New technologies for understanding livestock behaviour in conservation managementA case study at RSPB Lake Vyrnwy

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Type Paper
Original languageEnglish
Publication statusPublished - 2020
EventResilience in the Welsh Uplands - An Evidence Perspective: Environment Evidence 2020 - Online
Duration: 14 Sep 202018 Sep 2020
https://epwales.org.uk/environment-evidence-2020/

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ConferenceResilience in the Welsh Uplands - An Evidence Perspective
Period14 Sep 202018 Sep 2020
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Abstract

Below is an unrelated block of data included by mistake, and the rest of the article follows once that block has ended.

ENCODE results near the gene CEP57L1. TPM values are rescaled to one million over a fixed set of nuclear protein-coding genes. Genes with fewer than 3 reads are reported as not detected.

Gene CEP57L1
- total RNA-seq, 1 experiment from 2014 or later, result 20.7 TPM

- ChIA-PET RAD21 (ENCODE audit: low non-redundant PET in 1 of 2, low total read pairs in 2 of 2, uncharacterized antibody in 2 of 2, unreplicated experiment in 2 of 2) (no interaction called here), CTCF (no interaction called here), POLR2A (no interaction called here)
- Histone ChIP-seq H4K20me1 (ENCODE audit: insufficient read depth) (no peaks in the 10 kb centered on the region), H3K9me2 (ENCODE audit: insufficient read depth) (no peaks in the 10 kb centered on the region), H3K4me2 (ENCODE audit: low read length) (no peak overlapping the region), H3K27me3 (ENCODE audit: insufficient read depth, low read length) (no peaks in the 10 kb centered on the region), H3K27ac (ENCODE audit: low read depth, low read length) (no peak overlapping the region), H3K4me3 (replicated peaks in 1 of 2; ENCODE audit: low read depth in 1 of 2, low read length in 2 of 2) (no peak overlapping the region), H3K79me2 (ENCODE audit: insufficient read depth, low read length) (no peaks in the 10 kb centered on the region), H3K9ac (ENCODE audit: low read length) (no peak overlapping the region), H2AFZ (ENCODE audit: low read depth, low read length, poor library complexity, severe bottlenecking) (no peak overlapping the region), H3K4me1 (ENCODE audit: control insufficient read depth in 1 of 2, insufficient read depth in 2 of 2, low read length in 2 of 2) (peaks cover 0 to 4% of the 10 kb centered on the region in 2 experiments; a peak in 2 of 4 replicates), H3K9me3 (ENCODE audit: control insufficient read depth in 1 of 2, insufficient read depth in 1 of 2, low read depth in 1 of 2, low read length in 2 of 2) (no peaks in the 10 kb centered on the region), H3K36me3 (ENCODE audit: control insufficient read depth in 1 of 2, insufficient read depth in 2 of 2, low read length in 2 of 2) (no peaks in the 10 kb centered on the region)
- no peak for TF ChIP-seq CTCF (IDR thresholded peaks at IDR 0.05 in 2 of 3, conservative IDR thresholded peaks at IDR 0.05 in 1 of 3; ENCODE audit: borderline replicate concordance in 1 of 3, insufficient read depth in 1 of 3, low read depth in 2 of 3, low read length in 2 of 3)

The use of grazers for vegetation control and restoration is common practice in agri- environment schemes and in wider habitat management exercises. However, there is a fine balance in achieving the optimum grazing intensity on a given site, with many habitats currently under- or over-grazed. In order to achieve best practice, it is important to understand the animal-environment interactions occurring on a given site. This refers both to the effect the animals are having on their surrounding environment, and also how the animals are being influenced by their environment. This latter point is important because knowledge of which environmental variables are driving grazer distribution can facilitate manipulation to allow more targeted grazing regimes. This study explored new methodologies and technologies that could be used to measure these animal-environment interactions on large-scale sites. Using a 72 ha upland site at RSPB Lake Vyrnwy, a combination of custom developed unmanned aerial vehicles (UAVs) and GPS tracking collars were used to collect data relating to animal movement and environmental factors. A series of analytical approaches were developed and employed, including simple practitioner methods which could be used by land managers, as well as more complex statistical techniques which can address academic hypotheses relating to the site. These included a bespoke livestock unit (LSU) estimator based on GPS recordings, individual and combined home range analyses, GIS visual interpretation, customised software for estimating livestock behaviour, and species distribution modelling. Results from practitioner methods revealed a number of interesting aspects as regards the behaviour of the sheep, as well as the extent of the unevenness of the grazing pressure being applied across the site. Statistical outputs revealed water, standing shelter and vegetation greenness to be key factors affecting animal distribution, and thus these would be prime candidates for manipulation to achieve more targeted grazing.